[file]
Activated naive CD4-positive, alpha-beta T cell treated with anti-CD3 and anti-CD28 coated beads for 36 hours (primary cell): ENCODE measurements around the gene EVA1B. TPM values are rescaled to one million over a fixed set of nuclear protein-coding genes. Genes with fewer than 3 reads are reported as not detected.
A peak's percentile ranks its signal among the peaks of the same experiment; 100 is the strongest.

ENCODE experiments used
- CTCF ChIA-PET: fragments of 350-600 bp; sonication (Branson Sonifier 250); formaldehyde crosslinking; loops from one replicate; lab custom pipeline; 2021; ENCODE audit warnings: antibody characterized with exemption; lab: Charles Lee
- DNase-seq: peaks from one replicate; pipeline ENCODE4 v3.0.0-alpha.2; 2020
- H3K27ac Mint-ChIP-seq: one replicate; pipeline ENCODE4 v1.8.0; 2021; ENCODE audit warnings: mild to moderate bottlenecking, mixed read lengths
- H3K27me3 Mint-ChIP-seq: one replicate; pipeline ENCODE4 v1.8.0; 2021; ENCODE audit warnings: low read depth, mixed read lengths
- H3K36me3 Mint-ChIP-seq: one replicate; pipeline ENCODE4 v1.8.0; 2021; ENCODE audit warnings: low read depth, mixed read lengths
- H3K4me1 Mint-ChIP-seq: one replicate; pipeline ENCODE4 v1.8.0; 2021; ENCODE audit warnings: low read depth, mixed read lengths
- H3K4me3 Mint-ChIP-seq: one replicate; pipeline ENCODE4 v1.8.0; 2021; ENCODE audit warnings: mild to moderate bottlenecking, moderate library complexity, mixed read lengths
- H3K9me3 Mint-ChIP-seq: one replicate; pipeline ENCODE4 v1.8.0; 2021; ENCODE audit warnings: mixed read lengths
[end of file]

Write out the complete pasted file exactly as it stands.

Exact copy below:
Activated naive CD4-positive, alpha-beta T cell treated with anti-CD3 and anti-CD28 coated beads for 36 hours (primary cell): ENCODE measurements around the gene EVA1B. TPM values are rescaled to one million over a fixed set of nuclear protein-coding genes. Genes with fewer than 3 reads are reported as not detected.
A peak's percentile ranks its signal among the peaks of the same experiment; 100 is the strongest.

ENCODE experiments used
- CTCF ChIA-PET: fragments of 350-600 bp; sonication (Branson Sonifier 250); formaldehyde crosslinking; loops from one replicate; lab custom pipeline; 2021; ENCODE audit warnings: antibody characterized with exemption; lab: Charles Lee
- DNase-seq: peaks from one replicate; pipeline ENCODE4 v3.0.0-alpha.2; 2020
- H3K27ac Mint-ChIP-seq: one replicate; pipeline ENCODE4 v1.8.0; 2021; ENCODE audit warnings: mild to moderate bottlenecking, mixed read lengths
- H3K27me3 Mint-ChIP-seq: one replicate; pipeline ENCODE4 v1.8.0; 2021; ENCODE audit warnings: low read depth, mixed read lengths
- H3K36me3 Mint-ChIP-seq: one replicate; pipeline ENCODE4 v1.8.0; 2021; ENCODE audit warnings: low read depth, mixed read lengths
- H3K4me1 Mint-ChIP-seq: one replicate; pipeline ENCODE4 v1.8.0; 2021; ENCODE audit warnings: low read depth, mixed read lengths
- H3K4me3 Mint-ChIP-seq: one replicate; pipeline ENCODE4 v1.8.0; 2021; ENCODE audit warnings: mild to moderate bottlenecking, moderate library complexity, mixed read lengths
- H3K9me3 Mint-ChIP-seq: one replicate; pipeline ENCODE4 v1.8.0; 2021; ENCODE audit warnings: mixed read lengths